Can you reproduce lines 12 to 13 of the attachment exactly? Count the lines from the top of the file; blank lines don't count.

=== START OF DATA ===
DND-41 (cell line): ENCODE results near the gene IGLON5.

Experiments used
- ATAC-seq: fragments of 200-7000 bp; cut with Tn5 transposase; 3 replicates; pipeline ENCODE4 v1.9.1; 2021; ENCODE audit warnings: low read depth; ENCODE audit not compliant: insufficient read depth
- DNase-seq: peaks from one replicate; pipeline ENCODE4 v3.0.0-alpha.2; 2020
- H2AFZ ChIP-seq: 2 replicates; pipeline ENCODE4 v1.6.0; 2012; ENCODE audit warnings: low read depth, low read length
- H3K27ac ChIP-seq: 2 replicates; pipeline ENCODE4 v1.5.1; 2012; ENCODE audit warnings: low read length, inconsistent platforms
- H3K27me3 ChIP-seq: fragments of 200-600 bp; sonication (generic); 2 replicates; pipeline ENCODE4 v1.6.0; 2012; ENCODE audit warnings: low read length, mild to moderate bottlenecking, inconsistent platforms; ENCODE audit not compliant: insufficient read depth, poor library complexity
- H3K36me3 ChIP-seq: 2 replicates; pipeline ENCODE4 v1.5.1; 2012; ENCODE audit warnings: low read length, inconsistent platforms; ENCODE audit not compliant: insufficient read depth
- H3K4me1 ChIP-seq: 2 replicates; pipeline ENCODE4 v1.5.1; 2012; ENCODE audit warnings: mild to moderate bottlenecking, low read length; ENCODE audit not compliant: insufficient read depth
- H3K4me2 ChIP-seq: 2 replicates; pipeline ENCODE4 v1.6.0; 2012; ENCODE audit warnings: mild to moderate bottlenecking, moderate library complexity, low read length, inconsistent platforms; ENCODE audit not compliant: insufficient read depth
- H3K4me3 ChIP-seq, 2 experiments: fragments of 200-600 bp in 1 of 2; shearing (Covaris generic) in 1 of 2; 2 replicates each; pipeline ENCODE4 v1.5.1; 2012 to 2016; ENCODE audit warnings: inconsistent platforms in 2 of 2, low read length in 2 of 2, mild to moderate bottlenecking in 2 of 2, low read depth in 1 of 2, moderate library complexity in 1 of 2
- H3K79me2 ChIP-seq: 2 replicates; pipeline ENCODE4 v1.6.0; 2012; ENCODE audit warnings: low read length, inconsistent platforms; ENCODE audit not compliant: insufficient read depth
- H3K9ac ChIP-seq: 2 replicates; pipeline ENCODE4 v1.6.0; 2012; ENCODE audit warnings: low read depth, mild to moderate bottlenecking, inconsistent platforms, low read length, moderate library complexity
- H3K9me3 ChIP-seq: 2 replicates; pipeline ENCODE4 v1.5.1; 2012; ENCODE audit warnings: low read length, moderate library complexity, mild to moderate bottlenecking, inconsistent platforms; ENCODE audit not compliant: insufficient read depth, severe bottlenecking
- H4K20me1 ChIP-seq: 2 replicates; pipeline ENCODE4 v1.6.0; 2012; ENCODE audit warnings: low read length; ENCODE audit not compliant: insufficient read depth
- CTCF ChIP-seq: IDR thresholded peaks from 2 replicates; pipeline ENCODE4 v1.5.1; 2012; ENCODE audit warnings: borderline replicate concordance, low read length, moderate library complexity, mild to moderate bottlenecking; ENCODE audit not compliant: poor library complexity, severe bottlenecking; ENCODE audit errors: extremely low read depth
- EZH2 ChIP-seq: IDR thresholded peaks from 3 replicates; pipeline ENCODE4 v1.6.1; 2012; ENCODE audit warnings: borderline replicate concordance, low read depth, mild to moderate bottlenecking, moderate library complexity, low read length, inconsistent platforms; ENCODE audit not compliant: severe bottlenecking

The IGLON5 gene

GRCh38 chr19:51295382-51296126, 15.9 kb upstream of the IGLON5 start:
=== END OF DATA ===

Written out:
- H3K79me2 ChIP-seq: 2 replicates; pipeline ENCODE4 v1.6.0; 2012; ENCODE audit warnings: low read length, inconsistent platforms; ENCODE audit not compliant: insufficient read depth
- H3K9ac ChIP-seq: 2 replicates; pipeline ENCODE4 v1.6.0; 2012; ENCODE audit warnings: low read depth, mild to moderate bottlenecking, inconsistent platforms, low read length, moderate library complexity